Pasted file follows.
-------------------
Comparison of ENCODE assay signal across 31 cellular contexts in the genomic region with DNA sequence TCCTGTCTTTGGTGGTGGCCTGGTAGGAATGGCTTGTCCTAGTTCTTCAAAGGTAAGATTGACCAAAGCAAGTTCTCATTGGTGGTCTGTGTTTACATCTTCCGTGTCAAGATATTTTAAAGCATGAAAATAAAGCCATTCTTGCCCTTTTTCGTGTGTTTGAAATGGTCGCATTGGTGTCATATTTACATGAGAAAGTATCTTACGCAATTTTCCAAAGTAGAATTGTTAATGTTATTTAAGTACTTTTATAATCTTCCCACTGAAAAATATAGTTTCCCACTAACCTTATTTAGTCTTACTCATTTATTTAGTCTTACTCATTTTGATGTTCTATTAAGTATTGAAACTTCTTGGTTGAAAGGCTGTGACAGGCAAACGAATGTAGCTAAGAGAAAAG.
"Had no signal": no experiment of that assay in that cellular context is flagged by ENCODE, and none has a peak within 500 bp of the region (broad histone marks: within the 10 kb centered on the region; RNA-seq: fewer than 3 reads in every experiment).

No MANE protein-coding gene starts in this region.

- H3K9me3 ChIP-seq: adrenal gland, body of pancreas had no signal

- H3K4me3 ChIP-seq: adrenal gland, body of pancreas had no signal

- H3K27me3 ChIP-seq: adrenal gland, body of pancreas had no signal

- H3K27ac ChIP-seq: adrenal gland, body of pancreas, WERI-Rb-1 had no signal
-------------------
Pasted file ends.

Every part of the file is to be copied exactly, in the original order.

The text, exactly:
Comparison of ENCODE assay signal across 31 cellular contexts in the genomic region with DNA sequence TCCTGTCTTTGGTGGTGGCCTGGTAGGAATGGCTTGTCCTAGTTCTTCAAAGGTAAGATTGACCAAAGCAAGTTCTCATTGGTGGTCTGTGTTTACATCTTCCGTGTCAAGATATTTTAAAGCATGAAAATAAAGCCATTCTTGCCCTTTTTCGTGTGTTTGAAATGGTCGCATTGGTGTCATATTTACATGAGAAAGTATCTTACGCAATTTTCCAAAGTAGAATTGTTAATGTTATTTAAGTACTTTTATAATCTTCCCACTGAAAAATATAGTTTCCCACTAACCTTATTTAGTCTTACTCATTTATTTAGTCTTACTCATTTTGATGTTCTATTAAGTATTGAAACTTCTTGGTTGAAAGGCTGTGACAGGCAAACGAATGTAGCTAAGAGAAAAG.
"Had no signal": no experiment of that assay in that cellular context is flagged by ENCODE, and none has a peak within 500 bp of the region (broad histone marks: within the 10 kb centered on the region; RNA-seq: fewer than 3 reads in every experiment).

No MANE protein-coding gene starts in this region.

- H3K9me3 ChIP-seq: adrenal gland, body of pancreas had no signal

- H3K4me3 ChIP-seq: adrenal gland, body of pancreas had no signal

- H3K27me3 ChIP-seq: adrenal gland, body of pancreas had no signal

- H3K27ac ChIP-seq: adrenal gland, body of pancreas, WERI-Rb-1 had no signal